Brain scan

Imagine a routine consultation with your GP. You tell them your symptoms, they listen, make a diagnosis, and perhaps write you a prescription or send you for tests. But how can you be sure that they’ve got the diagnosis right? Often, many of the symptoms of serious diseases such as cancer can be vague enough to mislead a GP into thinking they’re something far more common and innocuous.

Work by Dr Olga Kostopoulou, Reader in Medical Decision making at Imperial, funded by Cancer Research UK, has shown that if GPs do not consider cancer as a possibility when the patient first presents, they are less likely to ask about cancer symptoms and less likely to make a cancer diagnosis in the future, sometimes with serious consequences. However, existing computerised decision support systems, which aim to trigger the GP to consider statistically rarer possibilities that might not immediately spring to mind, are not widely used as they do not fit into the flow of a consultation and are likely to be dismissed if the GP is not already thinking of cancer.

Brendan Delaney, Chair in Medical Informatics and Decision Making, is leading a CRUK-funded consortium that aims to transform this situation. The project brings together an interdisciplinary group of clinicians, epidemiologists, informaticians, data scientists, computer scientists, psychologists and experts in human-computer interaction and design, across five academic institutions, and in collaboration with three industry partners; the breadth of the collaboration reflects the scope of the work involved.

For a decision support system to work well it has to be easy to use and feel ‘friendly’ to both GP and patient

For a decision support system to work well it has to be easy to use and feel ‘friendly’ to both GP and patient. The ultimate aim is that the system should be running in real-time during the consultation so that if the patient wishes, they can participate in the diagnostic process. Design of this part of the system will be the domain of the psychologists and computer interaction experts, with iterative input from GPs and patients.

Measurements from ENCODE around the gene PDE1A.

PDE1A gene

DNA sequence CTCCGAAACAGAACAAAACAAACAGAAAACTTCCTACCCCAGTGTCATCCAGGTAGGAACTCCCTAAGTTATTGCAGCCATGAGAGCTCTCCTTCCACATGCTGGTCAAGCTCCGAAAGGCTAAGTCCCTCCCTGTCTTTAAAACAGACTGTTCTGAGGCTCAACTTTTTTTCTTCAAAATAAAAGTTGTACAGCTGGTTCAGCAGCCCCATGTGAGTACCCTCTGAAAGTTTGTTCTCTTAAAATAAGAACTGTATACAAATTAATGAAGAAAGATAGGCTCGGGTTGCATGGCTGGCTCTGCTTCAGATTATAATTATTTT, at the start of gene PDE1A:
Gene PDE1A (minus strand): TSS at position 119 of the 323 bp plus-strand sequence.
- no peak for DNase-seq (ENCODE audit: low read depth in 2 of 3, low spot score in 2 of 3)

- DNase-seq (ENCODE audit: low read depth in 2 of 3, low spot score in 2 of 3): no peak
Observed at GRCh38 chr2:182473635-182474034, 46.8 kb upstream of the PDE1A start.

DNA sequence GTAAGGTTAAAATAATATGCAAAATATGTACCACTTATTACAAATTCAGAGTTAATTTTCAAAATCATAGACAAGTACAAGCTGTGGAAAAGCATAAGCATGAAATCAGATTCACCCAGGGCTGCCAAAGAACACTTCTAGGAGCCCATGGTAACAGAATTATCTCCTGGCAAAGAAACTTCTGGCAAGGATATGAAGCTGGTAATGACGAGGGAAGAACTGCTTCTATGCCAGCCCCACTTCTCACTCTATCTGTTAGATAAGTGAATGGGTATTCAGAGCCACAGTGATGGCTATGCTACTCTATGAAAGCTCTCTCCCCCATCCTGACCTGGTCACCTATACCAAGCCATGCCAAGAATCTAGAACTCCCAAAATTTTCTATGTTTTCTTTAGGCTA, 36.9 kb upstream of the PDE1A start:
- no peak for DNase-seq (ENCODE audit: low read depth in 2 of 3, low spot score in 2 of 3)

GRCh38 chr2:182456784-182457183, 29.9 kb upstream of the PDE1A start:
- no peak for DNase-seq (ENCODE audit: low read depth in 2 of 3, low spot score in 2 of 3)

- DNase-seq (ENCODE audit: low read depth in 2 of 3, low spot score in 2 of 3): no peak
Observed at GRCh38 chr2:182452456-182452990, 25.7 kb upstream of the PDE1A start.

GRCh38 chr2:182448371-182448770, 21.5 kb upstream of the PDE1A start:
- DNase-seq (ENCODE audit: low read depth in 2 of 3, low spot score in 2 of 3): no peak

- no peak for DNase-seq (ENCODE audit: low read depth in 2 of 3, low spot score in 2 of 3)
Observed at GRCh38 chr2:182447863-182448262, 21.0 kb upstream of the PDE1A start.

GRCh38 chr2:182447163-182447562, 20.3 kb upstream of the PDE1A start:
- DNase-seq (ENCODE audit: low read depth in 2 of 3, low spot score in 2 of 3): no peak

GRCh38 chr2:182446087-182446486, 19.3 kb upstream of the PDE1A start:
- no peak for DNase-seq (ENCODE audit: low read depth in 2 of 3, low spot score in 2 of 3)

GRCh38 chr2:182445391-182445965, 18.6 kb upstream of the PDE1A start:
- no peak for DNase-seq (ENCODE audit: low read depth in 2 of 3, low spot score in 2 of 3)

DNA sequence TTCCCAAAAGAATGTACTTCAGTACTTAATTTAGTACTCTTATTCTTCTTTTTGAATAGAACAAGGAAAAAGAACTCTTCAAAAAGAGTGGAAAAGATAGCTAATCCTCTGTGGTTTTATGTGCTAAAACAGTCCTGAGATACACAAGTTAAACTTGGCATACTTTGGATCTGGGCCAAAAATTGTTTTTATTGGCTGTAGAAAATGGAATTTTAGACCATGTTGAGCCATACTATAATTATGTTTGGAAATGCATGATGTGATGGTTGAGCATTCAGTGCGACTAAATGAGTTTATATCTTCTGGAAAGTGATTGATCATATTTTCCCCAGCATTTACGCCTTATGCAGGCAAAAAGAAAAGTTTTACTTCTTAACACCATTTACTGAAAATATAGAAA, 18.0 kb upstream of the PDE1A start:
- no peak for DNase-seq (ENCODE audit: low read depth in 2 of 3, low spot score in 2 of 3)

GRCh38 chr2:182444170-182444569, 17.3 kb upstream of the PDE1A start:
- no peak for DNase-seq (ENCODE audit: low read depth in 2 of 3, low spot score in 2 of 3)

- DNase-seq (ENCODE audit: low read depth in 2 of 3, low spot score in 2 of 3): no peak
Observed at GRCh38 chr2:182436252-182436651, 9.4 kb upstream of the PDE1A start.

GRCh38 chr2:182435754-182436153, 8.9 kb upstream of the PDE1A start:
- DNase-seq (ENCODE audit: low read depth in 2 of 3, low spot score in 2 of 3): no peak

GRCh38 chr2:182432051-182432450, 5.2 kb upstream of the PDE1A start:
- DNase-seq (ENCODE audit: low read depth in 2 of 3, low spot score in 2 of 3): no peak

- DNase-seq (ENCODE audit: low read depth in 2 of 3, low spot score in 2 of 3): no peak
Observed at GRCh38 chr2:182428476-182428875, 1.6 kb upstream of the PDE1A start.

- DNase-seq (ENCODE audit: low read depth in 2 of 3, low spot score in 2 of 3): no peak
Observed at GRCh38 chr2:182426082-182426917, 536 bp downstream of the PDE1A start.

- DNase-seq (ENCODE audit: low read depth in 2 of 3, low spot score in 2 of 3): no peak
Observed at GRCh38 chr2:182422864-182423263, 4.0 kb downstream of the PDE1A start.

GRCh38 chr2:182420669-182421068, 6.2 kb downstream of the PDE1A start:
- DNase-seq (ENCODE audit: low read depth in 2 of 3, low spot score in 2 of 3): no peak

Brendan’s own interests lie in using informatics tools to link both knowledge generation and knowledge utilisation to routine healthcare IT systems. Although doctors currently have a coding system for entering symptoms during a consultation, only about ten per cent of what actually takes place is recorded in this way and the doctor’s own bias as to what they think the diagnosis is affects which information they choose to code.

The challenge is therefore to develop an unbiased coding system which captures far more information as a ‘Learning System’. If done with large numbers of patients, this information can then be used to drive the decision support system— the richer and larger the dataset, the better the system becomes, and the probability of a set of symptoms leading eventually to cancer can be integrated with the patient’s own medical history to create a highly personalised diagnostic tool. Initial information gathering will rely on recruiting hundreds of GPs willing to pump-prime the system, and Brendan is currently working with GP networks to find participants.

The level of complexity in setting up such a database is considerable, especially as the eventual aim is to interface with any one of several national electronic health record systems. The underlying knowledge base is a little like a dictionary, with definitions held together in a particular way, known in computer science as an ontology. Machine learning based on the data will contribute to the ontology, and an additional computer science challenge will be to link all the systems together so that the central knowledge base will be available in real-time via the internet.

Taken together, the project is a fascinating blend of the highly esoteric and the intensely human: at one end, the computer scientists and informaticians can get their teeth into grappling with the artificial intelligence and data challenges, whilst at the other, doctors in surgeries around the country, and perhaps one day around the world, will acquire a tool with the potential to change the lives of their patients.

Breaking through the language barrier: Brendan Delaney offers some tips for nurturing collaborations

"Collaboration is always good. You make huge progress when you’re pushed slightly out of your comfort zone—you start to consider things in slightly different ways which really moves your thinking along. Intellectual stimulation is why most people are in academia and you definitely get that if you fully engage with your collaborators. And prosaically, there are a lot of funding streams pushing discipline crossing to get to grips with global health problems, so it makes financial sense to engage.

Multidisciplinary research is very much the future – bringing applied and basic science together means you can do so much. If you’ve not yet tried it, you need to know that there are people out there who have practical applications for problems that would give you intellectual pleasure to solve in your own field; you just have to go out and find them. And there’s money out there to fund you!"